"What is your profession?" he was asked.
"I'm a poet and a philosopher."
The interviewer seemed unsatisfied.
"Is that all you do?"
"I'm also a writer."
"A writer? Hmmm." That seemed to have a better effect. "What kind of writing?"
"I'm keeping a journal, among other projects."
"Oh.... Are you sure you have no other vocation?"
Pocketman pondered for a moment. Should he tell him he was an anarchist? A social psychologist? Or, as an Indian friend described him, a sannyasi-- a Hindu holy man, or a homeless medicant? Should he say that he sold posters of himself in pubs and coffee houses?"
--Don Bell, Pocketman 31.
"If I hung around McDonald's for twenty years, would that make me a legend?
--anonymous teenage girl, on Roy.
"If I die today, I would die fulfilled"
People around London, Ontario certainly recognize Roy McDonald, and a sizable percentage could tell you his name. Press them, and you'll likely hear a mixture of fact, rumour, and local lore. Roy attracts suburban myths, which declare him both eccentric millionaire and homeless street person. In truth, he's neither. McDonald is a local wanderer and a published poet. He has been the subject of both a play and a novel. He's a truly odd fringe celebrity, "the first of the hippies and the last of his line," according to local folkie Wayne Morris. Outside of London, he's better known among Canadian writers and artists than to the general public.
Visitors often stare. McDonald has been growing his beard for decades; he claims his was the longest, so far as he could see, at the 1969 Woodstock Music and Art Fair.1 His clothes frequently fall into disrepair, and he's not above mending his pants with duct tape. He decorates his jacket with buttons: political badges, funny slogans, irrelevant icons. His looks lead many to decide he is a street person; he's been thrown off the University of Western Ontario campus by security, perhaps unaware that his books reside in that institution's main library.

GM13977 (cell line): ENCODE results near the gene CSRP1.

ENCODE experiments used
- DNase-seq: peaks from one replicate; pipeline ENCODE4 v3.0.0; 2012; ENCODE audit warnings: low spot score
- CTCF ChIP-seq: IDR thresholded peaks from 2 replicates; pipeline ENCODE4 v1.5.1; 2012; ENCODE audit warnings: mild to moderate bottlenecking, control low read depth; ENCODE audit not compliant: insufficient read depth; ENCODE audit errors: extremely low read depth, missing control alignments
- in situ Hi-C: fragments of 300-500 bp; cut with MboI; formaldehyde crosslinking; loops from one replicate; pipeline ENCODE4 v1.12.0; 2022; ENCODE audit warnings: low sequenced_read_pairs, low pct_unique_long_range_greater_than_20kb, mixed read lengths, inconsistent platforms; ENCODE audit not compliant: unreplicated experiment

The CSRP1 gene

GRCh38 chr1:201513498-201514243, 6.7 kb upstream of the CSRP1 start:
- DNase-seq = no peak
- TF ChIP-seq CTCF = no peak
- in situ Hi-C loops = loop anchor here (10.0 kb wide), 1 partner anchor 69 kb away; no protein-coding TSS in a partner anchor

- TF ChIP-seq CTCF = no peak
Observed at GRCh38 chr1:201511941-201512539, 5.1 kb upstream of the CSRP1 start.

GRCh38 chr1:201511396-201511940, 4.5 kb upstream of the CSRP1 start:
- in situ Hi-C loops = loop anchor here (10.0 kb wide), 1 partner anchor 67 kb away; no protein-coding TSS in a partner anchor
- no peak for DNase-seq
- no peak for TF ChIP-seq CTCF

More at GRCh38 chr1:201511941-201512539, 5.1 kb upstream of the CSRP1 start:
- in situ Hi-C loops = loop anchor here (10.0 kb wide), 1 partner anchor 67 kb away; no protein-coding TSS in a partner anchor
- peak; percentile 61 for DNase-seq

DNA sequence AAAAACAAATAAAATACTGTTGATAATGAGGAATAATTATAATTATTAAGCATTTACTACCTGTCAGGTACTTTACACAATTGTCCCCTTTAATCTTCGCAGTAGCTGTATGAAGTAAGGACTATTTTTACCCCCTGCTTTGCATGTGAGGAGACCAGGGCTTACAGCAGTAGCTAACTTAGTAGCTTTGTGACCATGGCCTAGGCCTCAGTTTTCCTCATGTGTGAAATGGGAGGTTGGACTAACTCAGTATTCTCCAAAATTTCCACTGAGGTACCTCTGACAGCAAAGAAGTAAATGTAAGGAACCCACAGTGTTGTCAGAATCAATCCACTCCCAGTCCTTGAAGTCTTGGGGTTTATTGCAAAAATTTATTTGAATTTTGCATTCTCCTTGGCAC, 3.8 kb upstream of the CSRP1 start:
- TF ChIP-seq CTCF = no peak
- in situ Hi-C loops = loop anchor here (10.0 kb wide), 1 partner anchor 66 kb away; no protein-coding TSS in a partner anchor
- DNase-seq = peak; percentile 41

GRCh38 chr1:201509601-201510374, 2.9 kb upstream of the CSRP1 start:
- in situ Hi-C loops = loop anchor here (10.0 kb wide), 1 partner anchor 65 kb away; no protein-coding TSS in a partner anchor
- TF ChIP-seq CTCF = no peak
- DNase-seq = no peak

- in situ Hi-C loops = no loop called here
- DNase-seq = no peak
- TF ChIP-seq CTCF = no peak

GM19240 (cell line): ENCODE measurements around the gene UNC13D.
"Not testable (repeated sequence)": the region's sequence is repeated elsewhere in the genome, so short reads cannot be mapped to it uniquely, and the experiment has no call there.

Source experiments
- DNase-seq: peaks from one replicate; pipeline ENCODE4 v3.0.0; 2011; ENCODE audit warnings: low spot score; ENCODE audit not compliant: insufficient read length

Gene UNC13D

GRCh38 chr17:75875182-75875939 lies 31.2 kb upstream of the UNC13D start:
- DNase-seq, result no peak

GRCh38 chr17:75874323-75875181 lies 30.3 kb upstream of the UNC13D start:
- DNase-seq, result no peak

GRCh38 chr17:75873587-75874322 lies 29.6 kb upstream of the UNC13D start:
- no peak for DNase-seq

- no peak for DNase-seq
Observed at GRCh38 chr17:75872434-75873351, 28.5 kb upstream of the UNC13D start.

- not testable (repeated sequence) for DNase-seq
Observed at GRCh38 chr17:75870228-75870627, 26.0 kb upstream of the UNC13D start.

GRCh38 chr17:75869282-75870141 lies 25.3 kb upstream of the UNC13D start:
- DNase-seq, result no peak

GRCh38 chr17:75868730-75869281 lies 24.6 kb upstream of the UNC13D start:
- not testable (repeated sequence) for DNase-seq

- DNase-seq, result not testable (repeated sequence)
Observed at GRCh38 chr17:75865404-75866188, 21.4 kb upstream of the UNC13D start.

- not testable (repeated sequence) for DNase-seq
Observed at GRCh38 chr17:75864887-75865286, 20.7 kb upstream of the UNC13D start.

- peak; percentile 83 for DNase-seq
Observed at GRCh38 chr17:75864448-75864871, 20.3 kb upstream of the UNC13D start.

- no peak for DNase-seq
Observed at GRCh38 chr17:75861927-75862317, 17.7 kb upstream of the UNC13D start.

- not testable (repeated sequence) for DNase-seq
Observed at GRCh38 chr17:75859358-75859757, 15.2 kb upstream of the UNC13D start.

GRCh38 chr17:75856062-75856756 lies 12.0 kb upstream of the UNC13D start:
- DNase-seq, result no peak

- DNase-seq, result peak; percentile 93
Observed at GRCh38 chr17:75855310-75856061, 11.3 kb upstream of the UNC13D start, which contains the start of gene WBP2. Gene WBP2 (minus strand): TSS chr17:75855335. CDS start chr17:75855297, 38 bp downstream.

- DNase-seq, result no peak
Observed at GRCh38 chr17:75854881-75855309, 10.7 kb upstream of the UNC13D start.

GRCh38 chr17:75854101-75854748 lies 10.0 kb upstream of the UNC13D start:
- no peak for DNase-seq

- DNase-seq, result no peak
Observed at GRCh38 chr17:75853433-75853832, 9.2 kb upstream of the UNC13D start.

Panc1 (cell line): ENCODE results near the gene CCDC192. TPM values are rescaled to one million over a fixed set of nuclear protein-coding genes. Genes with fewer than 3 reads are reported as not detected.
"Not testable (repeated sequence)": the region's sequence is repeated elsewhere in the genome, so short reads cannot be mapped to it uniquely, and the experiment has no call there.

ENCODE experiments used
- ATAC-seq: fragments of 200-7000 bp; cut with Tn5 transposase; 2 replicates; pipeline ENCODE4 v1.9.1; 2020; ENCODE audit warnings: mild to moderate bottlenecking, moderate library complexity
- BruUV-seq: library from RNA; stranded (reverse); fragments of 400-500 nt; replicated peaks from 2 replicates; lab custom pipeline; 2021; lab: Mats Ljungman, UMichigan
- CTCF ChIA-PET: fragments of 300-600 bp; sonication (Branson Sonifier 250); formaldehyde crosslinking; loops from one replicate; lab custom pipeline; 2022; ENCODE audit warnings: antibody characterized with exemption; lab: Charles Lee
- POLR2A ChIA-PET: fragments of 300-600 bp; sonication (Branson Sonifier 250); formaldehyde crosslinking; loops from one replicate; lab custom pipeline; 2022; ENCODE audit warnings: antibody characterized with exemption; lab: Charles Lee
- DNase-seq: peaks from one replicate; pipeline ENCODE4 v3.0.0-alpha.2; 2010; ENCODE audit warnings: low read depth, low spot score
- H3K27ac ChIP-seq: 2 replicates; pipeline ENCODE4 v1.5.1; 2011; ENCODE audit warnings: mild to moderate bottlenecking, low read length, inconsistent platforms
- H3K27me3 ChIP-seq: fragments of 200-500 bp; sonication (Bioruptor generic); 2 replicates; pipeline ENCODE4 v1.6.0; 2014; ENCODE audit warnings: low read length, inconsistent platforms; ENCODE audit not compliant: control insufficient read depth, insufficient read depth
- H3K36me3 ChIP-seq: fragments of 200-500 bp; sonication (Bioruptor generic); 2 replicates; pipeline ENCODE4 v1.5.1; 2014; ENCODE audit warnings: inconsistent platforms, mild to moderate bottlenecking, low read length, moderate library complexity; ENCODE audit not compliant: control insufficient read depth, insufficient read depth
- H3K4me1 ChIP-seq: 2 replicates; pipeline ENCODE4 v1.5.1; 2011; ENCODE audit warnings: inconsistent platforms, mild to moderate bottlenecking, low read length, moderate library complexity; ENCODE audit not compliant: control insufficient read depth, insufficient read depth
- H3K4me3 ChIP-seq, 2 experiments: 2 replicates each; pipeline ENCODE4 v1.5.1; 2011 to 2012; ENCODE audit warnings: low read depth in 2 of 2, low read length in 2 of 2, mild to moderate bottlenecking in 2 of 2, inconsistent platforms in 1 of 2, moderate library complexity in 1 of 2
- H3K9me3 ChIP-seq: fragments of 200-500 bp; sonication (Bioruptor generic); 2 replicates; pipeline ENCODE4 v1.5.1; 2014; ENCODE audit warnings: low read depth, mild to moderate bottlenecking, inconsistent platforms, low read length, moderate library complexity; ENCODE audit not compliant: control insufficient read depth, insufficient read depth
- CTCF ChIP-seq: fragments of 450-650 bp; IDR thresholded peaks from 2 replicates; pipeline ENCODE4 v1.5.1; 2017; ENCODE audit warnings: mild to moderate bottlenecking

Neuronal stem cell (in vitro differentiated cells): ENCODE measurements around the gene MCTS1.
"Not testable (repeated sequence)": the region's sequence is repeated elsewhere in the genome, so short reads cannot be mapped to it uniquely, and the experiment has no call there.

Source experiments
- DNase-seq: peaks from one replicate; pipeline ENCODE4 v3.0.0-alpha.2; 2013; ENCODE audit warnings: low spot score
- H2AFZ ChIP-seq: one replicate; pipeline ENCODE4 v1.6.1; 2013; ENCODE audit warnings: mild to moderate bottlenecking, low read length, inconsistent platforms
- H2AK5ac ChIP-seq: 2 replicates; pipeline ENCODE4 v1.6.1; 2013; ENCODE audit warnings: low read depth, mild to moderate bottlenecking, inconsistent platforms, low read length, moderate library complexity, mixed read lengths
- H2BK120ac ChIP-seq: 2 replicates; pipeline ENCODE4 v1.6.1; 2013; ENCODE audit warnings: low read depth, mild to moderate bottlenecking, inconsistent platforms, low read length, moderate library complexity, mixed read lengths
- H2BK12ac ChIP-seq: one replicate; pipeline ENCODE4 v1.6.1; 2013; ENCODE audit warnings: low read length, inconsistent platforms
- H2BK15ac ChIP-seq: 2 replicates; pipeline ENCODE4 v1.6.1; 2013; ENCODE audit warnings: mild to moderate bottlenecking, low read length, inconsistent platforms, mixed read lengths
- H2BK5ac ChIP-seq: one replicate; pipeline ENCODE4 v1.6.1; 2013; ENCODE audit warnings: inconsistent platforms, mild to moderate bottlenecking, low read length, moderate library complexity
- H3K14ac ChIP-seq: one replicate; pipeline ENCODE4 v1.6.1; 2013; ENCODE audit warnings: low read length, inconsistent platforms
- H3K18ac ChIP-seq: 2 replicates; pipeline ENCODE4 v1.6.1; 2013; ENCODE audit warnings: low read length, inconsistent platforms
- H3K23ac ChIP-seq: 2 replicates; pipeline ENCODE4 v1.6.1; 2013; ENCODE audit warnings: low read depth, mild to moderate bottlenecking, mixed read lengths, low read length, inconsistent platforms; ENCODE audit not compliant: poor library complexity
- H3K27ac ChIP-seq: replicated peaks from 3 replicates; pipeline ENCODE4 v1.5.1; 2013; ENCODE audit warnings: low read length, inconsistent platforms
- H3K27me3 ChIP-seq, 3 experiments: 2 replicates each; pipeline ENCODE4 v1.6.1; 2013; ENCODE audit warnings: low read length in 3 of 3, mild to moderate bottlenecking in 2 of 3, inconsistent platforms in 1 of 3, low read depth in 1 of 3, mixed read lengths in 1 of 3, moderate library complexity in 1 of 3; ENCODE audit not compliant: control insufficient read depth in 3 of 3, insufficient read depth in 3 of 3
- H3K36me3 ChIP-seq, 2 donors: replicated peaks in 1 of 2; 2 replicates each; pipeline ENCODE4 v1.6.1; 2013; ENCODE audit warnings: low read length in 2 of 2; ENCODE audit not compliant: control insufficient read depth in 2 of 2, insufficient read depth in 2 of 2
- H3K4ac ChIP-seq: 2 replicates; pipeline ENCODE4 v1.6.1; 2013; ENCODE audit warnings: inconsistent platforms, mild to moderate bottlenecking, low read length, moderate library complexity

Roy was born on June 4, 1937, in London's Victoria Hospital. He always had a gift for writing, but little tolerance for institutions, and he never completed high school. He made a mark while a student, however, and was once removed from class for protesting the bowdlerized version of Hamlet then in use. He became interested in the beat generation in the 1950s, and their work heavily influences his own writing. He once met with beat legend Allen Ginsberg.
In the 1960s, he became politically active. He participated in a number of political actions, including the 1963 march led by Dr. Martin Luther King Jr.. At an anti-Vietnam War rally in Ottawa, the wind blew his sign away, and he was left carrying a cross-shaped wooden construction. Some believed he was making a religious statement. He claims he didn't want to litter.
McDonald drank heavily in the 60s and 70s, and used marijuana. He wandered a good deal, living in the United States, and Toronto and Montreal. Some youths tried to set his beard on fire when he was drunk in the 1970s; it's one of several factors in his eventual decision to abandon alcohol and drugs at that decades's end. In the 1980s, he returned to his native London and began busking with a local folk singer, Wayne Morris. McDonald has talent as a poet; his singing abilities are less widely praised. Nevertheless, Roy always seem to collect change and occasional hugs from the crowds leaving local hotspots, Friday and Saturday nights. He has also helped calm any number of inebriated altercations.